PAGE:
Almost one-third of the 500 companies in Wall Street's S&P index will report their third-quarter results this week. Out of 131 companies reporting so far, says Reuters, more than 25% have missed analyst forecasts.

On Friday, US stocks suffered their worst day in two months. The futures market now puts the chance of a cut in US interest rates at 98%, up from just 32% at the start of last week.

There is little economic data due before the Fed's next meeting, with only jobless and new-home sales figures this Thursday. But a sharp cut to Dollar interest rates when the Federal Reserve meets on Halloween (Weds 31st Oct) would prove both "trick and treat" for bond investors.

The first rate-cut in this new cycle sparked a 5.2% drop in the Dollar's trade-weighted index since mid-August, plus an 18% rally in world Gold Prices. The accompanying rally in US government bonds – which tend to rise as interest rates fall – has flatly ignored the loss of purchasing power that Dollar-denominated bonds are suffering.

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"Obviously there is a limit to the extent that [US] obligations to foreigners can reach," said Alan Greenspan, former chairman of the Fed, in a speech on Saturday.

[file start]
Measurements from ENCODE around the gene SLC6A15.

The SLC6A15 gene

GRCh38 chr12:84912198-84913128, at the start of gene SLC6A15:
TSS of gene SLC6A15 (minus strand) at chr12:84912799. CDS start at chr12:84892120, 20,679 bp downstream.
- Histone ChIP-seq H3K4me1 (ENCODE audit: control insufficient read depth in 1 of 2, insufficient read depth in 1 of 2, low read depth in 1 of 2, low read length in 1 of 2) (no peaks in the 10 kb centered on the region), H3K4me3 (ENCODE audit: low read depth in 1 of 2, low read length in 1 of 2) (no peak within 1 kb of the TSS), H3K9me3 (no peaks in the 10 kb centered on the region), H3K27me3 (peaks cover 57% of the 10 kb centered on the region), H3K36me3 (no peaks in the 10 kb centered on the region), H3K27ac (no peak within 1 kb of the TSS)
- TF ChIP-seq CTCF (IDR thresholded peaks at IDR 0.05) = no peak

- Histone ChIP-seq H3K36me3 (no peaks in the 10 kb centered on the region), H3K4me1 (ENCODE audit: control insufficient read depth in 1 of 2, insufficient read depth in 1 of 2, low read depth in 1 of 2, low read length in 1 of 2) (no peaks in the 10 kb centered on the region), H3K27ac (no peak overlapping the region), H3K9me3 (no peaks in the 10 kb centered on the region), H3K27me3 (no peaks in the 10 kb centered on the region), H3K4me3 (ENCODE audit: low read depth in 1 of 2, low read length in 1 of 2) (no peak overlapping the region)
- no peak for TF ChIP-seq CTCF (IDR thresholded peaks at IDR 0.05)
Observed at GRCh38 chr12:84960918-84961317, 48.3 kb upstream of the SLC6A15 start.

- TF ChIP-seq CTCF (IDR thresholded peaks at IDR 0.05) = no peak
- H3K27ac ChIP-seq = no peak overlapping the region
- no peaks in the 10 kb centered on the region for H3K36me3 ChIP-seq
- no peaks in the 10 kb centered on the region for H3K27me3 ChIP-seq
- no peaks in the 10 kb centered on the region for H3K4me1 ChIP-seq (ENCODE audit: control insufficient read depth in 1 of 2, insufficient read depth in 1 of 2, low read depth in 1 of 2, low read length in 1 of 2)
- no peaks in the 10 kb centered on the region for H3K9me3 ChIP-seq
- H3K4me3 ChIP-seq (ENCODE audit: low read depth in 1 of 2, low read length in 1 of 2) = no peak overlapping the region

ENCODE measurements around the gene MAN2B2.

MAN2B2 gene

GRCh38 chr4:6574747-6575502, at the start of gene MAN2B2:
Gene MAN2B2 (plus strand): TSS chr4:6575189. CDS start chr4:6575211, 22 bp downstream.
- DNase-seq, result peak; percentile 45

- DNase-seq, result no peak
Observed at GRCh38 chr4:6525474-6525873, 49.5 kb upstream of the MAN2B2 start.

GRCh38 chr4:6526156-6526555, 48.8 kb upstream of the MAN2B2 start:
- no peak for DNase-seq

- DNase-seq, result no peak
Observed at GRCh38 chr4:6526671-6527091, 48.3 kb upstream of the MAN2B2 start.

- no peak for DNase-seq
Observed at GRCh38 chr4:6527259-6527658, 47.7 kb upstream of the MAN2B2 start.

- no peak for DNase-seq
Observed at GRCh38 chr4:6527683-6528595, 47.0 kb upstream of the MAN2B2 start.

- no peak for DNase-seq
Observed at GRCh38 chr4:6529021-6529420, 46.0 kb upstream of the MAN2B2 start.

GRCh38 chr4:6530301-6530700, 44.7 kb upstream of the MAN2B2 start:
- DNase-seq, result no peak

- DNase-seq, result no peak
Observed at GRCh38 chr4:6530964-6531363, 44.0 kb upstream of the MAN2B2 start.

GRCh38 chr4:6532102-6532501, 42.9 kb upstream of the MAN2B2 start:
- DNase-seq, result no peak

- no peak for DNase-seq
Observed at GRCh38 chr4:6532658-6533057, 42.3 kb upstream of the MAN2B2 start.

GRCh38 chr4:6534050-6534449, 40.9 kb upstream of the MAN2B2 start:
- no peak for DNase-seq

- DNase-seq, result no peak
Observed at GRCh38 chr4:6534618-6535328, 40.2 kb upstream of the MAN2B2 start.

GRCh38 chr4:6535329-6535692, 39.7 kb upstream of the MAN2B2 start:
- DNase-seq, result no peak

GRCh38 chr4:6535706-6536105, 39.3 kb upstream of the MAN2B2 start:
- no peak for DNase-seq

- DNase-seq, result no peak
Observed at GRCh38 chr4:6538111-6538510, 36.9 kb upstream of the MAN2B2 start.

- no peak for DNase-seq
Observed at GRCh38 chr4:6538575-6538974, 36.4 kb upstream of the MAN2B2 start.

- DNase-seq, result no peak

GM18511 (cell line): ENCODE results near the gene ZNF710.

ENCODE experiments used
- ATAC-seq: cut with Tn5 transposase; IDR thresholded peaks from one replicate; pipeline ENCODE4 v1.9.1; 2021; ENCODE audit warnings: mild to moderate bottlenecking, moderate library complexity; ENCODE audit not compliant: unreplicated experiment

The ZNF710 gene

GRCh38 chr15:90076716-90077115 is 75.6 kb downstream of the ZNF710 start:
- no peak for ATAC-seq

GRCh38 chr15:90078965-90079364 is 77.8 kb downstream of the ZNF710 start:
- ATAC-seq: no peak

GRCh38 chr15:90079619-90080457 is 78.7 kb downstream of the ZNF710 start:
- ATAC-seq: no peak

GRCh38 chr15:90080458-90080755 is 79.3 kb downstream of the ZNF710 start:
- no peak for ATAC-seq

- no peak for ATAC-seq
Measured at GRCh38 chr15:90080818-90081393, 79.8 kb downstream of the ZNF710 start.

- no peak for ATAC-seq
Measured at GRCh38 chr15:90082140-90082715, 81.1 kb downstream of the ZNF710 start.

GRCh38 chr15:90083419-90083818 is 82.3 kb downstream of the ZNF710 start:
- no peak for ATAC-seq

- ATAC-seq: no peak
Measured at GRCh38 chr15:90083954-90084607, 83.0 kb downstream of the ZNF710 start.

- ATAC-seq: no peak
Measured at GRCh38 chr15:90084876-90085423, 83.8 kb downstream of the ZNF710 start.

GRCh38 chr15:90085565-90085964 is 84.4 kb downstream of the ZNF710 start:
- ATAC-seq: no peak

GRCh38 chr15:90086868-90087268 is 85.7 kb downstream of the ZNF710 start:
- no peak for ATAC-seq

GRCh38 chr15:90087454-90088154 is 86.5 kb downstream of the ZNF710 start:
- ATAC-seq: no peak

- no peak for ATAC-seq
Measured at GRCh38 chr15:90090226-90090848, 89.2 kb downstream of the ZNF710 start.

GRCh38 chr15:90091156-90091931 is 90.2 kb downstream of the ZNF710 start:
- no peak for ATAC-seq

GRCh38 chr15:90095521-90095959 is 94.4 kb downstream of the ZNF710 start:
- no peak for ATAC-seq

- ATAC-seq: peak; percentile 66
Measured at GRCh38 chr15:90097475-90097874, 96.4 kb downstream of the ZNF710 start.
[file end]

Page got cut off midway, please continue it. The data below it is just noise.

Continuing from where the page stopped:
The Dollar's current historic lows may be "an indication America is approaching this limit," he added, failing to note his own role in creating nearly $9 trillion now outstanding in US government obligations.

Foreign investors already look sick of the Dollar's ongoing plunge, dumping $163 billion of US assets in August alone. Yet the price of two-year US Treasury bonds has shot higher regardless, pushing the yield offered to new buyers down to a two-year low.

Ten-year US bonds now yield less than 4.39%, down from 5.30% at the start of June.

In short, Western investment funds and institutions are buying government debt even as America's largest creditors in Asia are trying to quit their positions. And meantime, the loss of Dollar-purchasing power is NOT being countered by higher interest rates.

The last time Dollar-bond holders were destroyed by low interest rates, back at the end of the 1970s, investors fled into the "safe haven" of gold – and Gold Prices rose more than 8-fold inside three years.

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Adrian Ash is director of research at BullionVault, the physical gold and silver market for private investors online. Formerly head of editorial at London's top publisher of private-investment advice, he was City correspondent for The Daily Reckoning from 2003 to 2008, and is now a regular contributor to many leading analysis sites including Forbes and a regular guest on BBC national and international radio and television news. Adrian's views on the gold market have been sought by the Financial Times and Economist magazine in London; CNBC, Bloomberg and TheStreet.com in New York; Germany's Der Stern; Italy's Il Sole 24 Ore, and many other respected finance publications.

See the full archive of Adrian Ash articles on GoldNews.